On this third day of conference, there seems to have been a breakthrough in the Human Rights Council negotiations. The delegate of Israel began the session by highlighting the hopeful mood of cooperation that has characterised the previous debates. Compared to our last presence in the Council, delegates seem to have abandoned the wish to point fingers at each other and have been working together to develop a working paper that could be used as the basis for a future draft resolution. The delegate of Germany has reaffirmed her hope of collaboration amongst the member states.
However, the much hoped collaboration is not as rosy as it seems. The delegate of South Africa has reminded the Council of some major gaps that are yet to be filled in the working paper. Indeed, South Africa has stressed the importance of including in the working paper a position on the importance of the right of work. This is claimed to be a fundamental human right that can ensure human dignities. The delegate of the United States also wishes to add a specific article to focus on gender based discrimination, emphasising its role within the issue of statelessness. Additionally, nations such as South Africa, Madagascar and the Dominican Republic have requested the inclusion of a historical background on statelessness, which they remind to be rooted in colonialism and imperialism. The working paper is therefore still characterised by large gaps in its content and great discrepancies in opinions amongst the member states can be noticed.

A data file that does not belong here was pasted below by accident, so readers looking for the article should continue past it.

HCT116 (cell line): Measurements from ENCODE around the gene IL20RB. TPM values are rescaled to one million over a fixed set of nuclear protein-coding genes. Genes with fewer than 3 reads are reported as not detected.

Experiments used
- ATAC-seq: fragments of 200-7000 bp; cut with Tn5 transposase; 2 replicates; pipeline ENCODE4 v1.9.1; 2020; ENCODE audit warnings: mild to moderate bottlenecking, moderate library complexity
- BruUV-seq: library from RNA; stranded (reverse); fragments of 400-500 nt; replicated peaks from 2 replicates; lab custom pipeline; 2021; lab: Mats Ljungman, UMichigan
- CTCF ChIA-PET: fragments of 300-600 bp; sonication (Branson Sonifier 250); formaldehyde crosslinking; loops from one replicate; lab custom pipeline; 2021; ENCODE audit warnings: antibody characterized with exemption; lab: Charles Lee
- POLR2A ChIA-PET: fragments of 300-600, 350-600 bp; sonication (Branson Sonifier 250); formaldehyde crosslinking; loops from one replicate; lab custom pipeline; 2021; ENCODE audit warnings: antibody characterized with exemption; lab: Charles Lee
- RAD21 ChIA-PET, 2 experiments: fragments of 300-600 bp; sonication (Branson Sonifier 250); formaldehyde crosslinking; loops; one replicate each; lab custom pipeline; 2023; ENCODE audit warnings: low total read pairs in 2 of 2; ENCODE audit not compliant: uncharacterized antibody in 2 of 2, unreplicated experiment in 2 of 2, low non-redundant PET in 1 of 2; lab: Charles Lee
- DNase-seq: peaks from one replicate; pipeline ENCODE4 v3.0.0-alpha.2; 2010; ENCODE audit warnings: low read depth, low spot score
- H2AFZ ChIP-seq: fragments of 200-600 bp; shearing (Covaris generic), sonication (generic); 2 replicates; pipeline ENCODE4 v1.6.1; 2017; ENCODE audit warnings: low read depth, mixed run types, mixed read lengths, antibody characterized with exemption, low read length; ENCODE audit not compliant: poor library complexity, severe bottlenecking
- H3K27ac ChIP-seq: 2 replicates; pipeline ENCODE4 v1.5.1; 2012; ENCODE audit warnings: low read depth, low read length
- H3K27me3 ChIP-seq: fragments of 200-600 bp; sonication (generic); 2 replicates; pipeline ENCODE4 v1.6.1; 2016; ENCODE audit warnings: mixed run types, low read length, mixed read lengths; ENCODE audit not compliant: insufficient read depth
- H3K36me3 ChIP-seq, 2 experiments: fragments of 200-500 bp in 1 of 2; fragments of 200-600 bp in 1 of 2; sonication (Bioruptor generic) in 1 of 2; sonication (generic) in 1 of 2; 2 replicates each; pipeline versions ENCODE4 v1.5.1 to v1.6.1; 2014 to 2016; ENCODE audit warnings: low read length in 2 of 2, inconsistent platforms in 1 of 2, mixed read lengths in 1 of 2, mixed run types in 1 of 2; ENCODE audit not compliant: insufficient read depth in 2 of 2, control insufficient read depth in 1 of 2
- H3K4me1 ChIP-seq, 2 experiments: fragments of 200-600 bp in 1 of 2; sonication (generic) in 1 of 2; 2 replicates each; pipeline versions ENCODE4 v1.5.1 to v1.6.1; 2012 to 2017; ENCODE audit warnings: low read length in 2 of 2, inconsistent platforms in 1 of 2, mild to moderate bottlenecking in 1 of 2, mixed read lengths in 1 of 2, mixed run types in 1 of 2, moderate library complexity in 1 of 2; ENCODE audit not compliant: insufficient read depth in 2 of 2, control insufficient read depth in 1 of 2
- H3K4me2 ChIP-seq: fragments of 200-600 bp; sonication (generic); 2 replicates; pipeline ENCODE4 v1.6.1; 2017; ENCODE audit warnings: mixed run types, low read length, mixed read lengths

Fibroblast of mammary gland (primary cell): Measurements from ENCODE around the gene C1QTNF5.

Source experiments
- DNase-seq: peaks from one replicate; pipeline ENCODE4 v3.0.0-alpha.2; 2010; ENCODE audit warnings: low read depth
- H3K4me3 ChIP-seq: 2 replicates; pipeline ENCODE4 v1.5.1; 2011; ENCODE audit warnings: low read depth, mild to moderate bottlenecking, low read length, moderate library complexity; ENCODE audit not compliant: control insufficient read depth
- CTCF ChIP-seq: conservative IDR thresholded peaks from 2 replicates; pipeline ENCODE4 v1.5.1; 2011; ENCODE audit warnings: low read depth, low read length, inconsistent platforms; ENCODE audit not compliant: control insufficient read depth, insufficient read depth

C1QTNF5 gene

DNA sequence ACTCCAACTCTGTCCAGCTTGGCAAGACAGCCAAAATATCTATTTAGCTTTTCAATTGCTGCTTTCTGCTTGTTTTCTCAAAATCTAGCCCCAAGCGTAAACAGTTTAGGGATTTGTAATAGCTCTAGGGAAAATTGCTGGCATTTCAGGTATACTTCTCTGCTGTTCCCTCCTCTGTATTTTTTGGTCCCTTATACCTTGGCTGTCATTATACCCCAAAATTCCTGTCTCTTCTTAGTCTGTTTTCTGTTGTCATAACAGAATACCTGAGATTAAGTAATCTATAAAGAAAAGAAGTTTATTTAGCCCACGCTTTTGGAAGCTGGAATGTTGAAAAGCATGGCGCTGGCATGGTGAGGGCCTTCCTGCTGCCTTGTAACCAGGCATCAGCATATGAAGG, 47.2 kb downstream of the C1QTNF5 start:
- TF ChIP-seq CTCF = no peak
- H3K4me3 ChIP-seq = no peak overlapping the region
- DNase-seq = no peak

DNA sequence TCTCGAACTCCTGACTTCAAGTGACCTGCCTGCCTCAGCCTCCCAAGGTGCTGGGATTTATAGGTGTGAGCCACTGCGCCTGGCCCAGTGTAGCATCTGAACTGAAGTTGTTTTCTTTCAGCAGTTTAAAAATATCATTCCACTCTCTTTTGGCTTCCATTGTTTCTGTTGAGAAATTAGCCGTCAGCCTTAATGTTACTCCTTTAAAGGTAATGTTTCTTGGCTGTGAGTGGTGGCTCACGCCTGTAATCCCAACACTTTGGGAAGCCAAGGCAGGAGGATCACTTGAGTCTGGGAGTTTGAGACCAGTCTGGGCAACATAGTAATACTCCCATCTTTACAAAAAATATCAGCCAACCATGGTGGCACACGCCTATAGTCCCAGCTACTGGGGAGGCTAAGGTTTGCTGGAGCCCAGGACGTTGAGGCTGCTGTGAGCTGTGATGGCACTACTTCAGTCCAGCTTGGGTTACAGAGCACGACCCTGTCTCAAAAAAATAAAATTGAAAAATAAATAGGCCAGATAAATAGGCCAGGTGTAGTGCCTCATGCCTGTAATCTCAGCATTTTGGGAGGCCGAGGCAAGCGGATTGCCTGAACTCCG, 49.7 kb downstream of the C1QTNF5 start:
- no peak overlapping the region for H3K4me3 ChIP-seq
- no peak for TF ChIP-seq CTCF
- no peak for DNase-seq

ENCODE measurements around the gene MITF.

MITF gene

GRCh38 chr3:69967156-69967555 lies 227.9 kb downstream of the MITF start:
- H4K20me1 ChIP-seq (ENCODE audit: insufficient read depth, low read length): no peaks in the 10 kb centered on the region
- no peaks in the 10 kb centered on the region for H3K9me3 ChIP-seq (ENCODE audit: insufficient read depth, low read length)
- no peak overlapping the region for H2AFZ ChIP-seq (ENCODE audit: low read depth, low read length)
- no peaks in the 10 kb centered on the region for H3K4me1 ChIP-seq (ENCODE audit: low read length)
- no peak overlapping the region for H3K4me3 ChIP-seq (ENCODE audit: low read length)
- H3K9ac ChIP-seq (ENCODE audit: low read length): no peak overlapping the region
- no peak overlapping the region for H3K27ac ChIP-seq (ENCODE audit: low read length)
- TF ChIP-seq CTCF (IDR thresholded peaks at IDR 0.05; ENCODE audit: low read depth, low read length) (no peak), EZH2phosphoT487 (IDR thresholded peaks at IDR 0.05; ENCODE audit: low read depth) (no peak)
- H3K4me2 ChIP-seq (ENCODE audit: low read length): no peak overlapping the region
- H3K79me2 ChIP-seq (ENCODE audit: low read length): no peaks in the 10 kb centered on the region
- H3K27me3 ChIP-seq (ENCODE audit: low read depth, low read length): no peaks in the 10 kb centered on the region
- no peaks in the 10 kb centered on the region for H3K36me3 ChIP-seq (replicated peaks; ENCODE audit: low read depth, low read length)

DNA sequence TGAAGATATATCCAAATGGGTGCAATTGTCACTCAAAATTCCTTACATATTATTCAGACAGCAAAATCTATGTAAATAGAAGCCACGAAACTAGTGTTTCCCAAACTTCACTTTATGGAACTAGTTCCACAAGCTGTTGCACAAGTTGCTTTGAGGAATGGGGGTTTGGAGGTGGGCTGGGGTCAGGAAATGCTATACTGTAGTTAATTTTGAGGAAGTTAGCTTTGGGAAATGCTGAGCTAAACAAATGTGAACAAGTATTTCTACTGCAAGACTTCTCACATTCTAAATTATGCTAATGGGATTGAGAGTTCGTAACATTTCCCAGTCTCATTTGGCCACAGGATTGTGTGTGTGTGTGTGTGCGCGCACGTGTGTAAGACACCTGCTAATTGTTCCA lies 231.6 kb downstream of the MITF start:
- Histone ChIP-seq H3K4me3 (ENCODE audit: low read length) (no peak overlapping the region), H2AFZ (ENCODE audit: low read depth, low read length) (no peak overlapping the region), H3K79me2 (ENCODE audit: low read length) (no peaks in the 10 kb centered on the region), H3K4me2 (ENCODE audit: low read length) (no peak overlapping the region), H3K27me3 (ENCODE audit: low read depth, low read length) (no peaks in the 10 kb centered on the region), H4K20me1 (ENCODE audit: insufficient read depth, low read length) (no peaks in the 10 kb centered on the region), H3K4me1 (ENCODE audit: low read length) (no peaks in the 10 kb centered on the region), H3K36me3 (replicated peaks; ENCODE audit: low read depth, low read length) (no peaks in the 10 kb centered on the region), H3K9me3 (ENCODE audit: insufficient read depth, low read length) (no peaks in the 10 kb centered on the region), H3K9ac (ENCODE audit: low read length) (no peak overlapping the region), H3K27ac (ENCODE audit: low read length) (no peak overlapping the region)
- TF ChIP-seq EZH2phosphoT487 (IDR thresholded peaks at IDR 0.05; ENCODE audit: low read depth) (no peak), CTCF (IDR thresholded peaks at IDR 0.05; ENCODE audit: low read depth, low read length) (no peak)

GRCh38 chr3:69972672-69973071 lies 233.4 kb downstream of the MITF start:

The delegate of Germany has clearly taken the lead to push the Council into taking practical solutions to the present issue. However, member states are still debating on the definition of statelessness itself, which is much needed to create a concrete legal basis for the draft resolution. Lastly, the delegate of the People’s Republic of China remains noticeably silent throughout this whole discussion.
- Maya de Groote, Human Rights Correspondent for Al Jazeera